Government's Legal Right Questioned
Ecclesiastical Titles Act Repealed Years Ago
THE HOME SECRETARY, SIR JOHN SIMON, HAS REFUSED TO PRESENT TO THEIR MAJESTIES AN ADDRESS ON BEHALF OF THE BISHOPS OF ENGLAND AND WALES.
The Hierarchy, who were desirous that the King and his people should know that Catholics of his realm are truly loyal subjects, approached the Authorities with the object of having a loyal address signed by themselves presented to the King and Queen.
Sir John Simon declared that he was "unable to submit to the King an address in which these Archbishops and Bishops were telerred to as Catholic Archbishops and Bishops and in the signatures to which use is made of territorial designations which cannot be recognised in official communication."
On the occasion of the Silver Jubilee of King George V the Bishops' wish to present a Loyal Address was received in the same way.
This Government action is described in official Catholic circles as " a paper technicality which cannot stifle the real, heartfelt loyalty of several millions of His Majesty's true liegemen."
Act of Intolerance The Catholic Herald denounces the inadmissibility of the word " Catholic " as a piece of bigotry (in effect, though possibly not in intention) that will cause pain to Catholics throughout the Empire at a moment when differences of religion had been forgotten in an act of 'common loyalty to the Sovereign.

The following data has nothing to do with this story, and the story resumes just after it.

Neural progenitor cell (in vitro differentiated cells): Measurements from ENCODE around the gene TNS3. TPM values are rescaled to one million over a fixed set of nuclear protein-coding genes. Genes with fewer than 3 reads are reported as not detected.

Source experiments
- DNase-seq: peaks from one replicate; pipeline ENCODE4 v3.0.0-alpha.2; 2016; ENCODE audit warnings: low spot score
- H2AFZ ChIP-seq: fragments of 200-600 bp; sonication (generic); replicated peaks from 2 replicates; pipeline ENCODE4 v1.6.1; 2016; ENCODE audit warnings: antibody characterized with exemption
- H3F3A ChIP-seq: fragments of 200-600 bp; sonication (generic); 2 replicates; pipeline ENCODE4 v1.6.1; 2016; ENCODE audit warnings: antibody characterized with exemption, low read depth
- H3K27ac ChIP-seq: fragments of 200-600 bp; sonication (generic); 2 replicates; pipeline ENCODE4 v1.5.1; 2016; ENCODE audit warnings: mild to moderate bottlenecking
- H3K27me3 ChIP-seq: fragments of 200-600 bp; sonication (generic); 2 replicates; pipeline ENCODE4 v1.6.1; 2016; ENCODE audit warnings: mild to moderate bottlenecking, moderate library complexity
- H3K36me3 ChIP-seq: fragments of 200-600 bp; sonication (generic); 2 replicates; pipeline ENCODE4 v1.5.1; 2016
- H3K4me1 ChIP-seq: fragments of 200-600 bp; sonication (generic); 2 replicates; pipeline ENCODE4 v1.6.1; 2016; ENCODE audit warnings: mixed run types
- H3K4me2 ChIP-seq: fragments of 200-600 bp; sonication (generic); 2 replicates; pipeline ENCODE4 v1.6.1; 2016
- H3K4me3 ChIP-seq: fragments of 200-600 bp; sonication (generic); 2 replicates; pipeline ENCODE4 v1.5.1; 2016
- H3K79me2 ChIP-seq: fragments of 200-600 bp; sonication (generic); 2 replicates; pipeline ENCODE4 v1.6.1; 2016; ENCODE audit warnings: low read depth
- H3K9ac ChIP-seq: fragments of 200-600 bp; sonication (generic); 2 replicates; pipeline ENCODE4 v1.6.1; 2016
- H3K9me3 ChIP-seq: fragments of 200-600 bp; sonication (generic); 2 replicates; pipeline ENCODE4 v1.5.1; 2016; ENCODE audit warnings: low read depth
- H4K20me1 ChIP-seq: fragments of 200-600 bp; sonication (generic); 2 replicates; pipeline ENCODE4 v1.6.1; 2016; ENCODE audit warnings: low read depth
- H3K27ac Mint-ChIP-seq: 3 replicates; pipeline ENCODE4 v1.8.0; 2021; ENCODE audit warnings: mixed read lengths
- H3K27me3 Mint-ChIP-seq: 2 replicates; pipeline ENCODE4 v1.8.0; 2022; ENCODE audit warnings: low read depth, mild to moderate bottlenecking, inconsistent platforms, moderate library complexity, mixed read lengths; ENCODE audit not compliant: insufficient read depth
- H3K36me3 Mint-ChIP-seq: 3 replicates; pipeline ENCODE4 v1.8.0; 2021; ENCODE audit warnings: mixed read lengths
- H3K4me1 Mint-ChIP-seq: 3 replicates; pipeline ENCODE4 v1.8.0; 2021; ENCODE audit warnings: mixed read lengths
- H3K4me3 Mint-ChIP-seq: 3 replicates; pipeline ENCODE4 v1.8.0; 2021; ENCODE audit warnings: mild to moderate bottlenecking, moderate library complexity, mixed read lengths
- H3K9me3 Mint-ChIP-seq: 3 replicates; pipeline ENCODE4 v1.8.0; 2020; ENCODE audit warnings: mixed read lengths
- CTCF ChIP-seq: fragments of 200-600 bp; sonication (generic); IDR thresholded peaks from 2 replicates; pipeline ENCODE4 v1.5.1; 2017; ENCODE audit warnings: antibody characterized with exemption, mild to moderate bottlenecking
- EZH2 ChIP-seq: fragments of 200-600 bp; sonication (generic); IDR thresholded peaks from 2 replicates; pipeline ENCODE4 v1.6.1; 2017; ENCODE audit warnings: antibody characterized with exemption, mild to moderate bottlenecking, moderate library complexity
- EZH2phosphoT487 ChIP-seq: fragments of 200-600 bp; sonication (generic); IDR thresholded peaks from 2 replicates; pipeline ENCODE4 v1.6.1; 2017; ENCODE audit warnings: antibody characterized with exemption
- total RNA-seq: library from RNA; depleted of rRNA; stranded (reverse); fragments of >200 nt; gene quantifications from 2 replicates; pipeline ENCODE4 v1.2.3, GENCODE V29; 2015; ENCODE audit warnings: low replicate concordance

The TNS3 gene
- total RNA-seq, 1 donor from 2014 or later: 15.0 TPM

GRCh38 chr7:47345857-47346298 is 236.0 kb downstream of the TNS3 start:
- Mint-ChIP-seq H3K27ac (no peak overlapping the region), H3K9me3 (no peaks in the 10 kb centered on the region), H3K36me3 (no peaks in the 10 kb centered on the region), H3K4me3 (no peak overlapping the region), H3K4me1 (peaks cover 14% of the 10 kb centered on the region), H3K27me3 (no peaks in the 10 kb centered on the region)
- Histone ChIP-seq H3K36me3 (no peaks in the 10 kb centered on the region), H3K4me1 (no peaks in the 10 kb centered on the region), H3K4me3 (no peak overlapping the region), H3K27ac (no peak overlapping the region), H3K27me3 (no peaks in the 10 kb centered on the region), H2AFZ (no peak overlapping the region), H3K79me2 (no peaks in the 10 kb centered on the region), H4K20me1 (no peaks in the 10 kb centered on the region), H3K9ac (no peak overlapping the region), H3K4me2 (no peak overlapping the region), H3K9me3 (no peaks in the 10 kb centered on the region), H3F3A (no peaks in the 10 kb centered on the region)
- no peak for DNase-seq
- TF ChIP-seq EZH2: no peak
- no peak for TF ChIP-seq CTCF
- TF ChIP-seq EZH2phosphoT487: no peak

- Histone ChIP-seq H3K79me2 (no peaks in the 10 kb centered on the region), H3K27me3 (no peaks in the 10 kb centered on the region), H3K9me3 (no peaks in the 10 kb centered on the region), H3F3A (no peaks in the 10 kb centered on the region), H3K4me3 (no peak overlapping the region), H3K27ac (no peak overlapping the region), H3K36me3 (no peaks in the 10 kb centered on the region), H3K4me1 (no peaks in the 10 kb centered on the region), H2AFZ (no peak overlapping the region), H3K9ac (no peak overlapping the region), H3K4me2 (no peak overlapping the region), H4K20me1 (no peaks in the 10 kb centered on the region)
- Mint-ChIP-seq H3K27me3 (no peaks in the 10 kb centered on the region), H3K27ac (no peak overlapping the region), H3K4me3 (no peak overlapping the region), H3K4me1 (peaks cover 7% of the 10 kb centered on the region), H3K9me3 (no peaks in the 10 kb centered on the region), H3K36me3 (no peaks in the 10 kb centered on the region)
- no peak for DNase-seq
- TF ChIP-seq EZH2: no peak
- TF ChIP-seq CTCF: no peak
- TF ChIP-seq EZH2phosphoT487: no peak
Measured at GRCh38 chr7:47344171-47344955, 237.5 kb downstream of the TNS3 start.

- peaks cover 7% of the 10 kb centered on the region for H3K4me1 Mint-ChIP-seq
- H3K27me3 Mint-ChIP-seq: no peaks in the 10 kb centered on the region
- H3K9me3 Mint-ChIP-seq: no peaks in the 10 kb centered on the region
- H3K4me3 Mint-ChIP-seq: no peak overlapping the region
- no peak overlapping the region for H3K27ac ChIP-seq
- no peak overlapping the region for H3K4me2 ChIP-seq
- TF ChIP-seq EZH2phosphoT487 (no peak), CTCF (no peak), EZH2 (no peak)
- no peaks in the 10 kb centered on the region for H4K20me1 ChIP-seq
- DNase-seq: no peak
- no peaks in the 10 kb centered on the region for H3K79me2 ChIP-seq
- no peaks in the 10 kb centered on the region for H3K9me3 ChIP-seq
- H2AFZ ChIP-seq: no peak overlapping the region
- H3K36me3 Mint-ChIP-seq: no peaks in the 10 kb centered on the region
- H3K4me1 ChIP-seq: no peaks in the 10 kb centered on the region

'With regc,.(1 to the Home Office's refusal to admit territorial designations in official communications the Catholic Herald asks for the Home Office's legal right to prohibit them.
Ecclesiastical Titles Act
In 1851 the Ecclesiastical Titles Act was passed by Lord John Russell to forbid " the assumption of titles to pretended Sees." It remained on the Books for 20 years, though it was never enforced.
The Catholic Hierarchy could not, and did not, direct themselves by any act or word of that fullness of authority which had been given them by the Vicar of Christ.
In 1871 the Act was, at length, repealed by Gladstone. and the world thought that Finis had been written to a discreditable and ridiculous chapter of English history. Xpparently this is not so; but where, then, lies the legal power of the Home Office to prohibit the use of titles not merely tolerated but actually per. milted through the repeal of the Act that sought to nuike them illegal?
Since the restoration of the Catholic Hierarchy no territorial title held by Anglicans has been reassumed, even though the original See had been Catholic before the Reformation.
In cases where there is a Protestant as well as a.Catholic Bishop of a certain See, e.g., Liverpool, Southwark, Birmingham, etc., the title has been taken by Anglicans since the foundation of the post-Reformation Catholic See.